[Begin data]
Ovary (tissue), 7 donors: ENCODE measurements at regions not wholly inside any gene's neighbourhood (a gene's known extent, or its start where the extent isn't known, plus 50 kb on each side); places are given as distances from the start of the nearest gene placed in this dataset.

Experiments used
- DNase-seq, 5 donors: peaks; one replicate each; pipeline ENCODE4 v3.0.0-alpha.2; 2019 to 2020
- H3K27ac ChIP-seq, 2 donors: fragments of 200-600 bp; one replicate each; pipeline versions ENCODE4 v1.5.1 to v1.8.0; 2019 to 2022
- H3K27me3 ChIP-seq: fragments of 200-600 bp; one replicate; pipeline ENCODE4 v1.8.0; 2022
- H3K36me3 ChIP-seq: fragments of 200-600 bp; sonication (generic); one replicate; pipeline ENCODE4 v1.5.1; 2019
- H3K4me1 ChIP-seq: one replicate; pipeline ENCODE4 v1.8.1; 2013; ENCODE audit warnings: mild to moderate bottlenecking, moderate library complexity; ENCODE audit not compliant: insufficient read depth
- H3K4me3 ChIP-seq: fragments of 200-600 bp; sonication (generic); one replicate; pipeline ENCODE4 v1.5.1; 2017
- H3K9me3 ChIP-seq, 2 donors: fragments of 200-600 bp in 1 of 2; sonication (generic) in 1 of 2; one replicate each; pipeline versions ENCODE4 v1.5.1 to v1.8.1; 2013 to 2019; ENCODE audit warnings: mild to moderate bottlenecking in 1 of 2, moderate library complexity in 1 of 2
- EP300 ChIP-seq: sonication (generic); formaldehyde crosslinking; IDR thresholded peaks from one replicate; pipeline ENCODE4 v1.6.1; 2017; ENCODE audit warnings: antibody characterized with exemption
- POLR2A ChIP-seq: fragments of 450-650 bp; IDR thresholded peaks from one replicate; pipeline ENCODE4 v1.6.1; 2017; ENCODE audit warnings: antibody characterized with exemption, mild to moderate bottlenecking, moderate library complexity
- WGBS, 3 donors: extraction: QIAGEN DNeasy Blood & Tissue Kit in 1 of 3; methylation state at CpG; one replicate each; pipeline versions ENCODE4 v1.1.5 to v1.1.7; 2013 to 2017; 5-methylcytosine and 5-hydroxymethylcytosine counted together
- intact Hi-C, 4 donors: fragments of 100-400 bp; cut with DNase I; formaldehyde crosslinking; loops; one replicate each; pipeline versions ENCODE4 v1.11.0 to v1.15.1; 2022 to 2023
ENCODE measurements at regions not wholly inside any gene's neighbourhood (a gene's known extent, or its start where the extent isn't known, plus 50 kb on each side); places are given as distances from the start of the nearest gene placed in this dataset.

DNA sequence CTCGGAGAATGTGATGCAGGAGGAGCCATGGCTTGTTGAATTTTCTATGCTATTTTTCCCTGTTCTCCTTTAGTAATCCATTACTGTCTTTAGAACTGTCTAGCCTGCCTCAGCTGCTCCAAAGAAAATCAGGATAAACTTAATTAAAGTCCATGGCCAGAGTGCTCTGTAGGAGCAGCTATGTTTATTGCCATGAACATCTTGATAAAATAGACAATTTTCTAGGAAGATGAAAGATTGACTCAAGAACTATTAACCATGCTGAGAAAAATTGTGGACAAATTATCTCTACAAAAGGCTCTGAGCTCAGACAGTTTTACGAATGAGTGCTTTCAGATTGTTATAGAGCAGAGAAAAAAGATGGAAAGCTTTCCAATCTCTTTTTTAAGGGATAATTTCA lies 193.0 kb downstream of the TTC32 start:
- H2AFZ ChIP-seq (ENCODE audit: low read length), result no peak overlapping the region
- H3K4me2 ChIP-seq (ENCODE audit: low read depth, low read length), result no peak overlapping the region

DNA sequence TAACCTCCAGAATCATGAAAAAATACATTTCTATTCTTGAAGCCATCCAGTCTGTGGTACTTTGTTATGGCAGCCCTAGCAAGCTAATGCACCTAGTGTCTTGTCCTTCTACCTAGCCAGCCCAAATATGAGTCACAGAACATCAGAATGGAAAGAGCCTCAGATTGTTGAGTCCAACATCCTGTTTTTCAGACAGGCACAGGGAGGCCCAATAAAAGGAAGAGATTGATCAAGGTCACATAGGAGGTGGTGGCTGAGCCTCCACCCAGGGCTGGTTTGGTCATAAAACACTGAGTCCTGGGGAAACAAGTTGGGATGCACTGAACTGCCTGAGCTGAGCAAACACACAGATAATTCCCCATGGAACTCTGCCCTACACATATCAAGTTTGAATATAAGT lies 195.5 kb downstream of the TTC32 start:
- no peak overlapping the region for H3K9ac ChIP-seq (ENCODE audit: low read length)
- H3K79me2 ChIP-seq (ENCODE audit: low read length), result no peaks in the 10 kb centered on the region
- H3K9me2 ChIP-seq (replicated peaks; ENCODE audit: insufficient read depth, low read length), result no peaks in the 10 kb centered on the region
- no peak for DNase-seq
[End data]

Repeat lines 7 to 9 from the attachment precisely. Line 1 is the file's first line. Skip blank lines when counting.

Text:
- H3K4me1 ChIP-seq: one replicate; pipeline ENCODE4 v1.8.1; 2013; ENCODE audit warnings: mild to moderate bottlenecking, moderate library complexity; ENCODE audit not compliant: insufficient read depth
- H3K4me3 ChIP-seq: fragments of 200-600 bp; sonication (generic); one replicate; pipeline ENCODE4 v1.5.1; 2017
- H3K9me3 ChIP-seq, 2 donors: fragments of 200-600 bp in 1 of 2; sonication (generic) in 1 of 2; one replicate each; pipeline versions ENCODE4 v1.5.1 to v1.8.1; 2013 to 2019; ENCODE audit warnings: mild to moderate bottlenecking in 1 of 2, moderate library complexity in 1 of 2